Now it’s time to sit back and trust the process.
Cowboys Have Had Quiet, Yet Successful, Free Agency
Yet another free agency without a big splash by the Dallas Cowboys. What a surprise. Despite entertaining Earl Thomas rumors for a long, long time, the Cowboys' front office has stuck with its philosophy of not overpaying free agents and building the team mainly through the NFL Draft. However, they've actually had some pretty good signings over the last few days that will really benefit the Cowboys when the season comes around.
They've done so with inexpensive free agents who will contribute at a high level on their respective positions. Sure, top free agent signings are fun. But many times, they end up backfiring to teams for spending so much money in one single player. At the end of the day, the Cowboys' way has gotten the team three NFC East Championships since 2014. Many factors come into play, but their team building philosophy can't be as bad as many claim it to be.
The most recent acquisition came in form of former Cincinnati Bengal and Minnesota Viking Safety George Iloka. The Cowboys had a desperate need at the defensive backfield and finally they've done something about it. On a heavy safety market, the Cowboys sat tight while watching the top free agents get top contracts around the league, including Landon Collins' record breaking deal with the Washington Redskins.
Now, they've gotten a guy who can play both safety positions. I'll be surprised if he doesn't take Jeff Heath's job. He's played as a free safety most of his career but being a good tackler, he should do a good job in the box. Iloka will also shine on special teams in Dallas.
So far, my favorite signing may be that of former Green Bay Packer, Randall Cobb. The Cowboys had an important need at the wide receiver position despite counting with Amari Cooper and Michael Gallup leading the room. Cole Beasley is a tough guy to replace and although Cobb may not be a better slot receiver than him, he certainly has the experience and the skill set to be a starting slot WR. What's more, he'll only cost the Cowboys five million while Beasley got a four year deal with which he'll earn $17M over the first two years.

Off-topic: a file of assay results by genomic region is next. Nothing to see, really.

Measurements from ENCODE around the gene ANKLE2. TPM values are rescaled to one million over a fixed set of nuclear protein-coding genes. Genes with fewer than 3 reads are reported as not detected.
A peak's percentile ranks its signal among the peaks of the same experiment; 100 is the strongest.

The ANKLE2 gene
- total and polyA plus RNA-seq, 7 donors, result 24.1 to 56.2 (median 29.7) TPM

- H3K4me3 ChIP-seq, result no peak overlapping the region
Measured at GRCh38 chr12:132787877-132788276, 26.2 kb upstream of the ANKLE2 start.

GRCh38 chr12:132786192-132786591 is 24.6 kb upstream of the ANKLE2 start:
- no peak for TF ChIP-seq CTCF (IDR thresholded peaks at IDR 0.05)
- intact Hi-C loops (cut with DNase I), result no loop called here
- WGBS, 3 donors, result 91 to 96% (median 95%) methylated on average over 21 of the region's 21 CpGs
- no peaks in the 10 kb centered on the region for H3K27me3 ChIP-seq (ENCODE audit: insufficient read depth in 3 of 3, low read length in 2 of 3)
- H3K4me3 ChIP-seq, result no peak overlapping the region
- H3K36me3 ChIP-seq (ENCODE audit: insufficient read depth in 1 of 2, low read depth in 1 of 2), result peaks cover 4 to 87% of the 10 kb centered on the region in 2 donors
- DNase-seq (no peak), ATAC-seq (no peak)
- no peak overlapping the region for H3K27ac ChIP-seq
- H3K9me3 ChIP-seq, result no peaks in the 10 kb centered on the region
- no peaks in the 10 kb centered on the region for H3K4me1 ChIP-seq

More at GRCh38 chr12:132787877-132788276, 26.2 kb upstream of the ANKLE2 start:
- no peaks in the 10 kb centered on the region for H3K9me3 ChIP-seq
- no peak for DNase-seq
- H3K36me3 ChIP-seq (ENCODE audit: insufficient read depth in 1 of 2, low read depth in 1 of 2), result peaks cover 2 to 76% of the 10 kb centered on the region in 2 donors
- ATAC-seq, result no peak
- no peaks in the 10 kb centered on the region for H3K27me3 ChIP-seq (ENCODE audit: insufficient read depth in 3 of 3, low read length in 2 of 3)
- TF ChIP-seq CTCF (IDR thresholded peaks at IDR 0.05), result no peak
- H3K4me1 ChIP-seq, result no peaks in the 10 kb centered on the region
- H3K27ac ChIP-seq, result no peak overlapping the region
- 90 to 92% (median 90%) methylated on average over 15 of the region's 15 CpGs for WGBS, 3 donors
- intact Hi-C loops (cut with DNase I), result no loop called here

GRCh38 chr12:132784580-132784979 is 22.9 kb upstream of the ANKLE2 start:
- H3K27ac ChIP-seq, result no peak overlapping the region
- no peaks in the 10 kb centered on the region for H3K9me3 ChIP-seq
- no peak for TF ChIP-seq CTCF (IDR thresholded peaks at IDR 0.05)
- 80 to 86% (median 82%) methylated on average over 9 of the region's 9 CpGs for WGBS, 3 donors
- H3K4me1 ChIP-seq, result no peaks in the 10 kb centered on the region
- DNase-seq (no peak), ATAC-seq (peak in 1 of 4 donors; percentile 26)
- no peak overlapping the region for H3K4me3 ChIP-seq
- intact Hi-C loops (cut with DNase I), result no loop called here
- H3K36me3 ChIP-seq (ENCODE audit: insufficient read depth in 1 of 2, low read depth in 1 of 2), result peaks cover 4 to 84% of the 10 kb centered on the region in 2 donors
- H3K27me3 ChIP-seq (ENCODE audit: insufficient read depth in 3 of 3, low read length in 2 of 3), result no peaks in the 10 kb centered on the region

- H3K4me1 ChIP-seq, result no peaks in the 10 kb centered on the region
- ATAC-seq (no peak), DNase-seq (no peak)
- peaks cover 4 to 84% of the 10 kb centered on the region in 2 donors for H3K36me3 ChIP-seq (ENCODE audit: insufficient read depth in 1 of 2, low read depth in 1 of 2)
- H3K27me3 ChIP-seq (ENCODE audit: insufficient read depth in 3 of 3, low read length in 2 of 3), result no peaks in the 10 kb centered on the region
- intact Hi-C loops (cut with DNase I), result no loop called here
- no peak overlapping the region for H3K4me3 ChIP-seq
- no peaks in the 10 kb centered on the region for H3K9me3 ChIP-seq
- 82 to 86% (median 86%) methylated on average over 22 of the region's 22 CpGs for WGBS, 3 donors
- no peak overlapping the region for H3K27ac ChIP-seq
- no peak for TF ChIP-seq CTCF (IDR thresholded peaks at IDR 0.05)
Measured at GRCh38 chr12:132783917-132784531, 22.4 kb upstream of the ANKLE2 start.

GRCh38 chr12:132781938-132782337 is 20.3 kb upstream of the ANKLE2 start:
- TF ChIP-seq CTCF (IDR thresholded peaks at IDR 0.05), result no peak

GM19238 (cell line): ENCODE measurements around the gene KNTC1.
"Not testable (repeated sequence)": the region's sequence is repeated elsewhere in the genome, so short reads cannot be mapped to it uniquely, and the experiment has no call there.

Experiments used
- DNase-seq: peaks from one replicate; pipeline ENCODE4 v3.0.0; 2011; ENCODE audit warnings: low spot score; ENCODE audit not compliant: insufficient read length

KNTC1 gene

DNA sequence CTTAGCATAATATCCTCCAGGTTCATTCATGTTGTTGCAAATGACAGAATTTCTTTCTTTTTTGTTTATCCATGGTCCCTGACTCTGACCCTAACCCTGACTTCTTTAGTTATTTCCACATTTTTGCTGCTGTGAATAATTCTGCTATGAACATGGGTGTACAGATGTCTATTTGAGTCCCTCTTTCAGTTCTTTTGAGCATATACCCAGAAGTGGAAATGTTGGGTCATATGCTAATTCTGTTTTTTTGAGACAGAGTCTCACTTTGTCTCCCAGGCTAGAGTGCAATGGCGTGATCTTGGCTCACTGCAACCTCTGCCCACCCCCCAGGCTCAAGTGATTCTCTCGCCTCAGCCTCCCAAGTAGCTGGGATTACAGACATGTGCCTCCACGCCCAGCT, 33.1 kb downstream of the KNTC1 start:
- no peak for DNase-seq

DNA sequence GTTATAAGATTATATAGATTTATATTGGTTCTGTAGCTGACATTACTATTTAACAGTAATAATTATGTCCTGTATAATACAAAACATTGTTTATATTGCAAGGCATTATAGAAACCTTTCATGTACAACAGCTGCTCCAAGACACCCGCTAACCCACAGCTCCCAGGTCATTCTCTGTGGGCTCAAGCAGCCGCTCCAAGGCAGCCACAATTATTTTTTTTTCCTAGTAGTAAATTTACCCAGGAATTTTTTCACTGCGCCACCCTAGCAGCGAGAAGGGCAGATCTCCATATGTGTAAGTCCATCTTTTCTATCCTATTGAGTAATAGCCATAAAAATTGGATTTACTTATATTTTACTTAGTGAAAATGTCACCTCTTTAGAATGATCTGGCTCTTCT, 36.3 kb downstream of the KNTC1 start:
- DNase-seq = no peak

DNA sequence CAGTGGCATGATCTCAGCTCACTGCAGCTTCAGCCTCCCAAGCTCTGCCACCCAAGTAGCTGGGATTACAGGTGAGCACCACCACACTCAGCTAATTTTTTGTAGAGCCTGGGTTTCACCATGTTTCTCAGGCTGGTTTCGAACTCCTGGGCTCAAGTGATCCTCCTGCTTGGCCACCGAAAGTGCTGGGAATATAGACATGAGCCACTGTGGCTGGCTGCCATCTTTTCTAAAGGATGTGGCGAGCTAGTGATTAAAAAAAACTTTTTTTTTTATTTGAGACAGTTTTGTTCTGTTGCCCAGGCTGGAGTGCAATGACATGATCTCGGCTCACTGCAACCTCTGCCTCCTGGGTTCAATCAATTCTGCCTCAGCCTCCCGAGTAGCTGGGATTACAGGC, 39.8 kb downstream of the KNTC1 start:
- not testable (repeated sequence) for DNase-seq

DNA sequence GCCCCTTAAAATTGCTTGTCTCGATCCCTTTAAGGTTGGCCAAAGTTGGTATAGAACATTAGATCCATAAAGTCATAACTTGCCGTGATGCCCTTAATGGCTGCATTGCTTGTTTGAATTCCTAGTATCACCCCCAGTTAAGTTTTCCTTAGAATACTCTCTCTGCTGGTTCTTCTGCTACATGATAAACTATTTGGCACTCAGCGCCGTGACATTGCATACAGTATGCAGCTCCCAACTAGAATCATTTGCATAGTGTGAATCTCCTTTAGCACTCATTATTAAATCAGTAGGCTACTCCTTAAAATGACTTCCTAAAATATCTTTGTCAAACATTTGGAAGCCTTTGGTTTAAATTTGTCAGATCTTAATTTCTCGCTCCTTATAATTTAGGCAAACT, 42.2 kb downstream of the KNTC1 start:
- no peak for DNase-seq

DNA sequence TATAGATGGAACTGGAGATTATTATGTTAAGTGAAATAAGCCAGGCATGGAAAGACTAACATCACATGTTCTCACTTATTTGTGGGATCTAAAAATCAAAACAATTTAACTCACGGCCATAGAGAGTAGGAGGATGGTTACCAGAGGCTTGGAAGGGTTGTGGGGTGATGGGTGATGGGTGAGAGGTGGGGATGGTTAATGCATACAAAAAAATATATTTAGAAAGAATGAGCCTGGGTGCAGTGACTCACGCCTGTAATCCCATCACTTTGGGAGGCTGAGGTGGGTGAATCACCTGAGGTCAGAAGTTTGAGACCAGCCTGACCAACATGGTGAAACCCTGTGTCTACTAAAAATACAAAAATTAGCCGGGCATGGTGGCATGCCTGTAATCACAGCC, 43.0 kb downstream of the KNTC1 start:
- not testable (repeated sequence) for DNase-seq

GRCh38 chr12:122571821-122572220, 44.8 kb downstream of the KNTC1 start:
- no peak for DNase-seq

Cole Beasley will be missed, but the good thing is the front office did a pretty good job at filling the concerning hole on offense. Cooper, Gallup and Cobb are definitely not a bad starting trio to have.
Other under the radar moves will also help the Cowboys. Kerry Hyder may not be a well-known in the NFL but he'll surely contribute to this defensive line as a rotational player. Hyder had eight sacks in 2016 with the Detroit Lions before suffering an Achilles injury in 2017 and dealing with a scheme change last season. Hyder will surely be happy about being back to a 4-3 defense in Dallas.
Christian Covington was another overlooked signing. Covington will help on the interior of the defensive line and although he'll likely not be a starter, he'll be an important piece in the rotation for a very reasonable contract ( also a one-year deal).
For a football team that's constantly criticized for not being active in free agency, the Cowboys have done something at pretty much every position where they need help. Safety, defensive end, defensive tackle, wide receiver and tight end have all been addressed this offseason prior to the NFL Draft. This will give them great flexibility in April and could lead to a pretty good "best player available" strategy.
Now granted, there are still concerns regarding the young "to be extended" group of players. DeMarcus Lawrence hasn't reached an agreement with the Cowboys and will continue to postpone surgery until he does. If the front office doesn't strike a contract with the star pass rusher, it won't be possible to consider this offseason a good one no matter what happens. Dallas can't let him leave.
In the meantime though, they've had a pretty quiet yet successful March. And they're not done yet. Robert Quinn could end up wearing the Star if a trade with the Miami Dolphins does end up taking place. We'll see if the Cowboys continue to build on an already pretty good free agency.